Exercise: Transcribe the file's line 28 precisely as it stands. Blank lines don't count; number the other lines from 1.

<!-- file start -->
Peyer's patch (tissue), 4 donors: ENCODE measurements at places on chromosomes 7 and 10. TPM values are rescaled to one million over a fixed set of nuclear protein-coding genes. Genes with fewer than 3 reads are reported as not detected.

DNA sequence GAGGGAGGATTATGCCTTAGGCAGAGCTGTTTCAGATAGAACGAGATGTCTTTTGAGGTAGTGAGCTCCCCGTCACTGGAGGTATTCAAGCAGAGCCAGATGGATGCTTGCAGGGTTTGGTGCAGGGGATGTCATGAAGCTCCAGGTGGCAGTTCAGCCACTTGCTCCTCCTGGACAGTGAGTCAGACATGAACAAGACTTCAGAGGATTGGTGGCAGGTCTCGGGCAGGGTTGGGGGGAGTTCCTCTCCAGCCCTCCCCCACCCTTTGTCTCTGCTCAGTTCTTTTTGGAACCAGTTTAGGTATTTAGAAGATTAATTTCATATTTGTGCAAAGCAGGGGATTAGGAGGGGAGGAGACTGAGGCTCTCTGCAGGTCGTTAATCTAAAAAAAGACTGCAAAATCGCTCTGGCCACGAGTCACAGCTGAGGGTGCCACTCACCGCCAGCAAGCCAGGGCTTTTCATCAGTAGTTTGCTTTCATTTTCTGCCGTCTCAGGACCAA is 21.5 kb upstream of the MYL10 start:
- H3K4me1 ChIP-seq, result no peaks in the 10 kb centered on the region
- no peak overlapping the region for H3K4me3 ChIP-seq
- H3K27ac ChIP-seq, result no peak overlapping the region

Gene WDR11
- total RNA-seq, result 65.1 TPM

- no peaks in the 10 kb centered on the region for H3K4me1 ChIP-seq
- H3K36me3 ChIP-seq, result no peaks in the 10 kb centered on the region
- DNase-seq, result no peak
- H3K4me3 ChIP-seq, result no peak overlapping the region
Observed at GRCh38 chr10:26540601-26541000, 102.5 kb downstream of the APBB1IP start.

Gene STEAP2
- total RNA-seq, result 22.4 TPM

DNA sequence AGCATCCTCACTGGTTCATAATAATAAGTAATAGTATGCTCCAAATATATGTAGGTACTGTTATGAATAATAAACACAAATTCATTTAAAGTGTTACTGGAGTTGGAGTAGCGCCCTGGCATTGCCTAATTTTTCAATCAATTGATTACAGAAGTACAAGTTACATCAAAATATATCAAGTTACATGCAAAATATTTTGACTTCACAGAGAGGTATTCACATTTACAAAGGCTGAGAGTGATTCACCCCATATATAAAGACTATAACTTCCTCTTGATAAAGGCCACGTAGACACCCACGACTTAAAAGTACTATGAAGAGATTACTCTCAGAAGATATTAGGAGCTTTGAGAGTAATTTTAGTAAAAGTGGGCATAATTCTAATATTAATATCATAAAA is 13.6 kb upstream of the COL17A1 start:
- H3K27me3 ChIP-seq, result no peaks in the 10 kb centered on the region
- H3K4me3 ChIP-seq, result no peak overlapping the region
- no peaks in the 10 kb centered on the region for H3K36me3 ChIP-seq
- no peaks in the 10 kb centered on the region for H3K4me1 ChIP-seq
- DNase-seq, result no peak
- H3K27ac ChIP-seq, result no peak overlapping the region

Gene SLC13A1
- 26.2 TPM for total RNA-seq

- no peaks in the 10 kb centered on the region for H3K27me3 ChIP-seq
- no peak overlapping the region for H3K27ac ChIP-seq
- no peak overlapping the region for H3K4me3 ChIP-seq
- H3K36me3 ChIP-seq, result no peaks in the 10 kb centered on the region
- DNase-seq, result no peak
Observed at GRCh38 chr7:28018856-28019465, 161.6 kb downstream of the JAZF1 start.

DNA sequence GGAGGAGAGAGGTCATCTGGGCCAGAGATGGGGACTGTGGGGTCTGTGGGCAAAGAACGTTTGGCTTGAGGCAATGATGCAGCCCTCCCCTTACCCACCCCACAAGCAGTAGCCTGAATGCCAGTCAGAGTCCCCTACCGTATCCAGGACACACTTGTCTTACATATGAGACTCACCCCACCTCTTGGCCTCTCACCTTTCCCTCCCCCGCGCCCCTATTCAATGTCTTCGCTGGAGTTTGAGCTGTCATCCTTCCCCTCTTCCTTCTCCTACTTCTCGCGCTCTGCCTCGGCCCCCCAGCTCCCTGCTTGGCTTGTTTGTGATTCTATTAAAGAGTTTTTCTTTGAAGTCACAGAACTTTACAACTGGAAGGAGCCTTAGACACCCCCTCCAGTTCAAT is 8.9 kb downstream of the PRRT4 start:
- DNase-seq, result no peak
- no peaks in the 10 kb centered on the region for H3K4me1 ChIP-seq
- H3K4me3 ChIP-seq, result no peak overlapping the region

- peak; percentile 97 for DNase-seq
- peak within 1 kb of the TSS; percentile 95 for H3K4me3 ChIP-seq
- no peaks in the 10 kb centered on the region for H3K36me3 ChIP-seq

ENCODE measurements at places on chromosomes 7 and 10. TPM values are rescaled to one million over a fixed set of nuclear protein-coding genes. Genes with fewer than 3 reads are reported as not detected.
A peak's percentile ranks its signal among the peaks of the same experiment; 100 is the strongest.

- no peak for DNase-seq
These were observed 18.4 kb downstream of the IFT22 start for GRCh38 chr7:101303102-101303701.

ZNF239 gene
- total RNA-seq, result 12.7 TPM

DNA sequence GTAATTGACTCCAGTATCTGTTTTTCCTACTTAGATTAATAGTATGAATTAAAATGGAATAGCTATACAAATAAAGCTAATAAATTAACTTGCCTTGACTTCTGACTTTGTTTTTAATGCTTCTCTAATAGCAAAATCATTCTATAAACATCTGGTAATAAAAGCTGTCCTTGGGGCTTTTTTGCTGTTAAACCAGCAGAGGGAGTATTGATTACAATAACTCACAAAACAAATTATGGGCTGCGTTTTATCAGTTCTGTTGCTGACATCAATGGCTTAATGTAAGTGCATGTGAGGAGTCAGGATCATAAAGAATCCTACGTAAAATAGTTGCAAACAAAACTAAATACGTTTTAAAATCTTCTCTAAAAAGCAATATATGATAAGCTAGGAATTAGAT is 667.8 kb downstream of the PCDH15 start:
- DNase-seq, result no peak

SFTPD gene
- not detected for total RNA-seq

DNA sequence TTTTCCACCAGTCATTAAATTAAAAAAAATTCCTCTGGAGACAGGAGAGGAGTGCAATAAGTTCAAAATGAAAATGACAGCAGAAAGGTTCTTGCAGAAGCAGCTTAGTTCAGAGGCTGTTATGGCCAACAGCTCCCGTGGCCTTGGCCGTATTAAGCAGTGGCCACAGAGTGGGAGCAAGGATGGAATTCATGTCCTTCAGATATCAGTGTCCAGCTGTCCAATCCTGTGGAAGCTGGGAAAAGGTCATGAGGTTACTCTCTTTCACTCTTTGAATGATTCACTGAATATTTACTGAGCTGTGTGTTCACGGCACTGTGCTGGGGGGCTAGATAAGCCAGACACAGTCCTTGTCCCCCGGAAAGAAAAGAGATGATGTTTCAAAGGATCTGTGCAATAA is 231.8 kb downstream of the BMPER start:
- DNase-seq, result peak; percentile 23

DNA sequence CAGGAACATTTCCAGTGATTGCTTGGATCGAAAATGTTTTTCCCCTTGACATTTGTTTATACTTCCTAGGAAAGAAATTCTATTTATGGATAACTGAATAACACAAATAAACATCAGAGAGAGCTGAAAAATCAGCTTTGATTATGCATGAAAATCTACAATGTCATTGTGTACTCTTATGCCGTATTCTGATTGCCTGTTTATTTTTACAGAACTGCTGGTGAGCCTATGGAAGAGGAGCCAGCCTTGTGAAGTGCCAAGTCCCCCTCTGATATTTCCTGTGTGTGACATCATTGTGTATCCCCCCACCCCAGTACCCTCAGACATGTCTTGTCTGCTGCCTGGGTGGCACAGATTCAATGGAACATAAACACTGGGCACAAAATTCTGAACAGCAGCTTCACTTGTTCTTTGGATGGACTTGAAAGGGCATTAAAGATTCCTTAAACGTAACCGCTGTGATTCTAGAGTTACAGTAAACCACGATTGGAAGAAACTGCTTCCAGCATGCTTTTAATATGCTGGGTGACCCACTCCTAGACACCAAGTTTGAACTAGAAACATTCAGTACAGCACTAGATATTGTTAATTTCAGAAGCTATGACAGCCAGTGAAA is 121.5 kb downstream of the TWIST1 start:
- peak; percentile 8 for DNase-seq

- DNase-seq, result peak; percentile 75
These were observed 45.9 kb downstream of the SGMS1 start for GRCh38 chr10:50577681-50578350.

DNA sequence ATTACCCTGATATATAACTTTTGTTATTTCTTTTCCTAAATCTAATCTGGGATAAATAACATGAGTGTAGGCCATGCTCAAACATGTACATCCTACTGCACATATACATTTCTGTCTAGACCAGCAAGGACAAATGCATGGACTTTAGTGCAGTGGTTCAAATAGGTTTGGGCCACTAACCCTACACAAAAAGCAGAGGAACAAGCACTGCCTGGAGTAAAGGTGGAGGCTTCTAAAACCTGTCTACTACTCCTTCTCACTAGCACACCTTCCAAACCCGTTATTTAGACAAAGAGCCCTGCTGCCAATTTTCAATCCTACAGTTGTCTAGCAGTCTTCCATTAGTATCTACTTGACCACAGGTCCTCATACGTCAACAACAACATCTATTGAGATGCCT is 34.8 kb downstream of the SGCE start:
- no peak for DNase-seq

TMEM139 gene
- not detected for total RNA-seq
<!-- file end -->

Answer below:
- DNase-seq, result no peak